Strong Roots Consulting

capacity
– The ability or power to do, experience, or understand something
– The maximum amount something or someone can contain, sustain or produce

Strong Roots Consulting supports people and organizations working for good, including non-profits organizations, community groups, charities, co-ops, and social entrepreneurs. Whether you’re getting a new project off the ground, adapting in the face of change, or taking stock after the completion of an initiative, Strong Roots can help your organization develop the capacity to learn and succeed!

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Strong Roots Consulting calls Saskatoon home and is available to work throughout Saskatchewan and elsewhere in Canada.

Recent Posts

Learning Circles

Professional Development on the Prairies

This summer will mark four years for me in Saskatoon, and while there are many things I love about this city1, there are a few small challenges. One specifically related to my work is the relative isolation: the nearest city of comparable size is the provincial capital of Regina, which is a two hour drive away: for larger centres, it’s five hours to Edmonton, seven to Calgary, and eight to Winnipeg. There have been many times where I’ve learned about interesting professional development opportunities in those places or further afield: unfortunately, the time and cost associated with travel can be huge barriers to attending. Although technology has helped fill the gap somewhat, such as through webinars, those methods also have their downsides. Interaction with other participants and the presenters tends to be minimal or non-existent, and it’s all too easy to skip a webinar or attempt to multi-task during it (hint: that strategy doesn’t work, at least not for me!).

Yesterday, I learned about an interesting professional development model that could provide the best of both worlds. Shelley Borys and Natalie Kishchuk presented a webinar hosted by the Canadian Evaluation Society on the concept of learning circles. In their use of this model, a small group of participants (5-7 typically) would meet regularly through one-hour teleconferences: through a cycle of six such sessions, they would discuss different evaluation topics and methods, chosen based on the interest of the group members. Each session would have one of the members act as leader who would be responsible for facilitating the discussion and also selecting the materials and resources for everyone to review in advance. Although the group used teleconference as the means for conversation, online tools such as Dropbox and a shared spreadsheet helped disseminate resources and select discussion topics, respectively.

Evaluate Thyself

Beyond finding this idea interesting, there’s another reason why I’m sharing this example. As you’d expect from a group of evaluators, they evaluated how well this method worked as an educational tool through a brief survey of participants. The outcomes were positive, though with an unexpected result when they delved a bit deeper into the findings. As one would reasonably assume, participants brought different levels of knowledge on different topics: one person may have a high learning need for, say, developmental evaluation, but would only need a refresher on empowerment approaches. However, some participants would initially rate their knowledge on a certain topic as low, but after participating in the discussion would realize they knew more on the subject than they thought. In these cases, dubbed “Comforted” learners by the evaluators, participants would gain confidence in the knowledge that they already possessed (usually from their own personal experience), and also gain support and validation in their skills from the other group members.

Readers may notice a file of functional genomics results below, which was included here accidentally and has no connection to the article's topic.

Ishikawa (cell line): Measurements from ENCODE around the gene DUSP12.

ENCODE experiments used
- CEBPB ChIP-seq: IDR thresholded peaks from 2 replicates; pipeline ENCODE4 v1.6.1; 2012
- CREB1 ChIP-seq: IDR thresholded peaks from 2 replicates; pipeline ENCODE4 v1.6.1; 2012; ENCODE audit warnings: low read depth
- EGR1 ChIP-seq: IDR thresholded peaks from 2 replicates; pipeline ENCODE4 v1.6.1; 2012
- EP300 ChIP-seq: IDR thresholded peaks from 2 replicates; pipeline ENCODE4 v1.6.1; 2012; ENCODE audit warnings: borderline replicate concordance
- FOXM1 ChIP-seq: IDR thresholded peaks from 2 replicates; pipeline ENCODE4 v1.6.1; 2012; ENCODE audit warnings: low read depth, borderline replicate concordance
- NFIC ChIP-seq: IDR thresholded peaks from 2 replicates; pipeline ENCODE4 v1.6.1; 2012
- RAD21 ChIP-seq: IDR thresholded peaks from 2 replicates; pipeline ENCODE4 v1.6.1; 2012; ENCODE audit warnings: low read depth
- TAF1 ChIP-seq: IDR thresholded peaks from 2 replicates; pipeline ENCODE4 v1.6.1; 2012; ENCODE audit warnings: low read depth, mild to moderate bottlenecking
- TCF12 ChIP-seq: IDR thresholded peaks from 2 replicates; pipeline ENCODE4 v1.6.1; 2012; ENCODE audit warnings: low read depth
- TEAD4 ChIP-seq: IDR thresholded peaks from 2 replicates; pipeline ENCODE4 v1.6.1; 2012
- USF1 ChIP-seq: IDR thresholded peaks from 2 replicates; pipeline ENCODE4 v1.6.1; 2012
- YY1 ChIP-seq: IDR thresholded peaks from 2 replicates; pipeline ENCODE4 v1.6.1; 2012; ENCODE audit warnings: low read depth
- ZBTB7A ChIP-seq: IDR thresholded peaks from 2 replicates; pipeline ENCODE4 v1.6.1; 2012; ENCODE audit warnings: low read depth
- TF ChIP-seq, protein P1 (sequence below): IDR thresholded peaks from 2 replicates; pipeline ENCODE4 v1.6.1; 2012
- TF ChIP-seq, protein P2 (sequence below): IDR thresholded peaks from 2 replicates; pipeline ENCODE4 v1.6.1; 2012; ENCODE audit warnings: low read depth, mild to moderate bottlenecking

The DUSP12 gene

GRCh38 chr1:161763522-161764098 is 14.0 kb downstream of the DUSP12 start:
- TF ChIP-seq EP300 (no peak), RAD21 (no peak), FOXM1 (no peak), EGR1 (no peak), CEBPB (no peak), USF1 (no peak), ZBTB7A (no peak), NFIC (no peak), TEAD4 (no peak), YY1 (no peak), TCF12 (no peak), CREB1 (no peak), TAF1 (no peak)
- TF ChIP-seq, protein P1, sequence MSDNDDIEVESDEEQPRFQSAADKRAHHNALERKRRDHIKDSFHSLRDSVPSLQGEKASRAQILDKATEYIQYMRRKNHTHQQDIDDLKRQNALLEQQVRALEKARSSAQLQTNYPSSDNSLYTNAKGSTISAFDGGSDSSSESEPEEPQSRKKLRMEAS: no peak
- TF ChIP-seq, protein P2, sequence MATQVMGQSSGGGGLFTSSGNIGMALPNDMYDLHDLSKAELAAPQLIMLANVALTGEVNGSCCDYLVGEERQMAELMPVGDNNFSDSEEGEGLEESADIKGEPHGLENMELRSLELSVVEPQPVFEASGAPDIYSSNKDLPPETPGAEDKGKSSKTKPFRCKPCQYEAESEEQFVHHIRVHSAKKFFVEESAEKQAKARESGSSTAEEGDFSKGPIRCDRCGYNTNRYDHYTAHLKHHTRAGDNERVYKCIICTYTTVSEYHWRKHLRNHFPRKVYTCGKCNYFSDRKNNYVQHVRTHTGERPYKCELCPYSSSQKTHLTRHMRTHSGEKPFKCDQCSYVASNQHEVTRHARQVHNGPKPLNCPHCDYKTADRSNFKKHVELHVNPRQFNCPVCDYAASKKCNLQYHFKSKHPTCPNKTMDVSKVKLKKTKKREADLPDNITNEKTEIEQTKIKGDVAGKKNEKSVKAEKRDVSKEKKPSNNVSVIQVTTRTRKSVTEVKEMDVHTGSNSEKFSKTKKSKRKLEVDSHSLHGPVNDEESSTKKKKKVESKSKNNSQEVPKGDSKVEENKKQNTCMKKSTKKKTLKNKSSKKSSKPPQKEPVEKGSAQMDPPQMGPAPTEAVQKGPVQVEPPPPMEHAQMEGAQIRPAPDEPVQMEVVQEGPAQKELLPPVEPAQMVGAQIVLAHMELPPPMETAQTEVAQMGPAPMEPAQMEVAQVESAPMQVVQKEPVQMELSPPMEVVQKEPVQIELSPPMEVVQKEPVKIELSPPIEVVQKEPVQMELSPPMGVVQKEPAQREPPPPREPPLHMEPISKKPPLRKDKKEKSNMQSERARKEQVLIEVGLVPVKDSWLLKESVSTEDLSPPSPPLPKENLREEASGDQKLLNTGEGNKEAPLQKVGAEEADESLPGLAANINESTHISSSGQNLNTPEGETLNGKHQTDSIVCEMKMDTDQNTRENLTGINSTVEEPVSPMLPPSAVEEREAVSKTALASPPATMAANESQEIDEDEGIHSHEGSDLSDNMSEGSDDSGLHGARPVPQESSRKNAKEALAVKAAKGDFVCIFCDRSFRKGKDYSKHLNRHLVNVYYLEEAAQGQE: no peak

These and other findings, such as the importance of balancing similarity and diversity among the group members, highlights the importance of looking beyond surface-level question such as “Did the program work?” or “Were participants satisfied?”. The knowledge gained from examining the reasons for success and underlying processes could help identify who would most benefit from the program: for example, the finding around Comforted learners could indicate that such circles could support early- to mid-career evaluators who have developed a skill base but may be uncertain in their own knowledge. Alternatively, if a group doesn’t work out, the evaluation findings could help determine why: perhaps the composition was too uniform and thus lacked diversity of knowledge and opinion, or the trust among group members wasn’t sufficient to allow people to admit uncertainty or lack of knowledge. Rather than throw out the learning circles model with the bath water, changes could be made to improve the odds of success for the future.

Let’s Start!

Based on what was shared in the webinar, I’m really excited about the prospect of being involved in a similar group. I already belong to a small online group of Canadian evaluators, and I think this approach could be a promising one to introduce some regular discussion. A learning circle approach held in-person could potentially be fruitful here in Saskatoon, though perhaps on a broader topic such as community-based research. If you’re interested in working with me to start up a learning circle in either (or both) directions, or would like to share your experiences with this type of mutual learning, feel free to share in the comment section below, drop me a line through the Contact page or find me on Twitter.


  1. Especially now that we’re fully into spring and patio season is just around the corner! 
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